Map showing rate of babies born weighing less than 2.5 kilos, according to a Lancet study. Illustration: AFPMore than 20 million newborns in 2015 — one in seven — came into the world weighing too little, according to a global assessment of birthweight, published Thursday.|Over 90 per cent of babies tipping the scale at less than 2.5 kilos (5.5 pounds) when born were in low- and middle-income countries, researchers reported in The Lancet Global Health.Worldwide, just under 15 per cent of 2015 newborns in the 148 countries canvassed had low birthweight, varying between 2.4 per cent in Sweden and nearly 28 percent in Bangladesh.That’s down from a global average of 17.5 per cent in 2000.But meeting the World Health Organization target of cutting low birthweight 30 per cent between 2012 and 2025 “will require more than doubling the pace of progress,” said lead author Hannah Blencowe, a professor at the London School of Hygiene & Tropical Medicine.In sub-Saharan Africa, the number of low birthweight live births actually increased from 2000 to 2015, from 4.4 to 5 million.Southern Asia is estimated to have had 9.8 million in 2015, nearly half the world total.Weighing less than 2.5 kilos at birth is closely linked to high rates of neonatal mortality and ill health later in life: more than 80 percent of the world’s 2.5 newborns who die every year are low birthweight.Underweight newborns who survive also have a greater risk of stunting as well as developmental and health problems, including diabetes and cardiovascular disease.”National governments are doing too little to reduce low birthweight,” Blencowe said in a statement.Undernourished mothers”To meet the global nutrition target of a 30 percent reduction by 2025 will require more than doubling the pace of progress.”The reasons for low birthweight are very different in poor and rich regions.In South Asia and parts of sub-Saharan Africa, a large percentage of underweight babies are born at term but are stunted because their mothers were undernourished.In North America and Europe, a higher share of low birthweight babies are preemies.Adolescent pregnancies, a high prevalence of infection, high levels of fertility treatment, and a high rate of caesarean sections — especially in the United States and Brazil — can all be factors, the study found.An international team of researchers analysed national government databases to estimate the prevalence of low birthweight in 148 nations from 2000 to 2015.Overall, the study took into account 281 million births. Several countries — including India — were not included for lack of data.”Every newborn must be weighed, yet worldwide we don’t have a record for the birthweight of nearly one third of all newborns,” said co-author Julia Krasevec, a statistics and monitoring specialist at UNICEF.Besides Sweden, other countries with relatively few low birthweight babies included Finland (4.1 per cent), Iceland (4.2) Serbia (4.5), Norway (4.5), Albania (4.6), China (5), Croatia (5.1) and Cuba (5.3).Many large advanced economies fell in the 6-8 percent range, including France, the United States, Britain and Germany, Mexico and Brazil.Five countries, including Bangladesh, had low birthweight rates above 20 percent: Comoros, Guinea-Bissau, Nepal, and the Philippines.
Photo via Offutt Air Force BaseAAA experts say drivers can expect gasoline prices to continue declining into the end of the year.Retail gasoline prices across Texas rose a nickel this week.AAA Texas on Thursday reported the average price at the pump statewide was $2.33 per gallon. Nationwide gas prices are up 2 cents, to average $2.56 per gallon.Association officials say San Antonio has the cheapest gasoline in Texas this week at an average $2.23 per gallon. Drivers in Midland are paying the highest prices for gasoline at an average $2.50 per gallon.AAA officials say the current average retail gasoline price in Texas is 22 cents higher than a year ago. Share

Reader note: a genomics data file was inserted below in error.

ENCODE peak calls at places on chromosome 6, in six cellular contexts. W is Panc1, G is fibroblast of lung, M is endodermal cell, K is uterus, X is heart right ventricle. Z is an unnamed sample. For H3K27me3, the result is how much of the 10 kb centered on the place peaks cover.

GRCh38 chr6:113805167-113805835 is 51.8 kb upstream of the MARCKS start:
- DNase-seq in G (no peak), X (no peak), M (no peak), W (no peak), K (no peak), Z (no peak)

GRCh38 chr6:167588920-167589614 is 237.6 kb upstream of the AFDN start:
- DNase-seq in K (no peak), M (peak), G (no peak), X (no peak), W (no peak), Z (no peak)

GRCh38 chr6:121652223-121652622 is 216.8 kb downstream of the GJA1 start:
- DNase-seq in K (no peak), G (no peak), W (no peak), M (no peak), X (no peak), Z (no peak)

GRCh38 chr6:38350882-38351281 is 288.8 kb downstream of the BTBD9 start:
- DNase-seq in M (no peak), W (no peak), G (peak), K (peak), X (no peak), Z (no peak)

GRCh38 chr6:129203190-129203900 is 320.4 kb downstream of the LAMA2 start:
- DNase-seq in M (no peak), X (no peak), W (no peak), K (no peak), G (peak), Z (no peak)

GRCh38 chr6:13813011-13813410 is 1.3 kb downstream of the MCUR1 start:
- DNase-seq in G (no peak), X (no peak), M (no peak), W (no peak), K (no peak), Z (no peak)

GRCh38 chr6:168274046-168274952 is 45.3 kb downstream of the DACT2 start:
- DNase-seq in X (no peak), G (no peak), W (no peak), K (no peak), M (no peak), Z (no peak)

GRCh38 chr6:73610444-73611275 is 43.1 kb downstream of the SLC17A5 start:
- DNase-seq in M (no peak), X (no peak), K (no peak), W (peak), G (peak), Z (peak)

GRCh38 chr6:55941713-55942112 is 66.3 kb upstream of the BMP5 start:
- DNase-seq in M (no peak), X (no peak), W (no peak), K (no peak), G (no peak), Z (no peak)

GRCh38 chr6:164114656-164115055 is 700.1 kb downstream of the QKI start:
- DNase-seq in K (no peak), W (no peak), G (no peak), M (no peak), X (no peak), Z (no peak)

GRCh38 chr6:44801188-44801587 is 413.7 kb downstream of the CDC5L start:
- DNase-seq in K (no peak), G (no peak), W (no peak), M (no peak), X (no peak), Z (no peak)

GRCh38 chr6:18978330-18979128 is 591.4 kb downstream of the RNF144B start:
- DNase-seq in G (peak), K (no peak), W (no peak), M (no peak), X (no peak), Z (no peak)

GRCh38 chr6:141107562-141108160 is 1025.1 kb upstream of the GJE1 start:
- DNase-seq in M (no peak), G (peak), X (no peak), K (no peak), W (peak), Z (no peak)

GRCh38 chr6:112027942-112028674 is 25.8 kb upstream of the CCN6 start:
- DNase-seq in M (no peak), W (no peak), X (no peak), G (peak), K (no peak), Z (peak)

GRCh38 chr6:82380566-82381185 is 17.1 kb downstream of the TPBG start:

About 200 people gathered at the Temple of Praise in Southeast, D.C. on Jan. 27 for the funeral service of Vivian Marrow, according to Marrow’s sister.Marrow, 68, a wheelchair bound resident, was murdered on Jan. 16 after being caught in the crossfire of a neighborhood shooting in Southeast, D.C.Vivian Marrow, a disabled woman, was shot and killed in the District on Jan. 16. (Courtesy photo)“It was packed,” Renee Green, a resident of Woodbridge, Va., told the AFRO. “I guess the whole neighborhood was empty because they were all there.”Green, 63, said that even though her sister was confined to a scooter, the mother of three, grandmother of 12 and great grandmother of 25, spent her days sitting outside of her home chatting with neighbors and helping others when she could.She was known as the “Candy Lady” around the 2400 block of Elvans Road, SE where she had lived alone for going on 30 years, Green said.On Jan. 16 around 10:16 a.m., Marrow was out front of her apartment complex heading to a local grocery store when she was gunned down after being caught in the middle of a violent altercation, D.C. police said.Officials released video surveillance of the incident on Jan. 18. The video shows Marrow riding her wheelchair along the front of her apartment complex when two men ran around the corner. Shots are fired and Marrow is struck.“She couldn’t run, duck a bullet if she tried, they ran in between where she was,” said Green, the youngest of Marrow’s three siblings. “It was senseless.”Green said Marrow was the “jokester” in the family. She grew up in Southwest, D.C. and lived with her mother Justine Brown. Marrow’s father passed away when she was 8-years-old from liver complications.Decades ago, Marrow was hit by a bus in D.C., crushing her legs. She struggled with mobility after the accident and her disability caused her to experience depression which she treated with counseling and medication, her sister said.“That took a lot of her youth in terms of working,” Green explained. She said Marrow who she nicknamed, “Big Red” had difficulty in the workforce. “She wasn’t able to get out there and get a job like the rest of us were able to.”Nonetheless Marrow persevered and did her best to stay active. She would leave her home on her scooter and travel around the area often.Green said the crash made her sister appreciate life more and led to her being a helpful member of the community, assisting others whenever she was able, “giving her last” sometimes.“She didn’t have a lot to do but if she could feed you, by God she would do that.”Now, Green and her family are hoping the death of Marrow will help put an end to the ongoing violence in D.C. So far, the Marrow has been the only homicide with the area of Evans Road, SE this year. The city had a total of eight homicides in 2017 as of Feb. 1.“This incident, the way it happened, I just know this won’t go away. They will try to do something about it,” Green said.Police are still investigating the murder or Marrow, but Green is hopeful her sister’s killing will encourage authorities to improve the living conditions of D.C. ghettos. She said the gun violence stems from the amount of illegal firearms easily accessible in the District. “You can’t shake everybody down. More police? What can you do,” she questioned.The current District homicide rate is up 14 percent as of Feb. 1, according to The Metropolitan Police Department’s website.The department did not immediately respond to the AFRO’s request for comment on the increase in murders.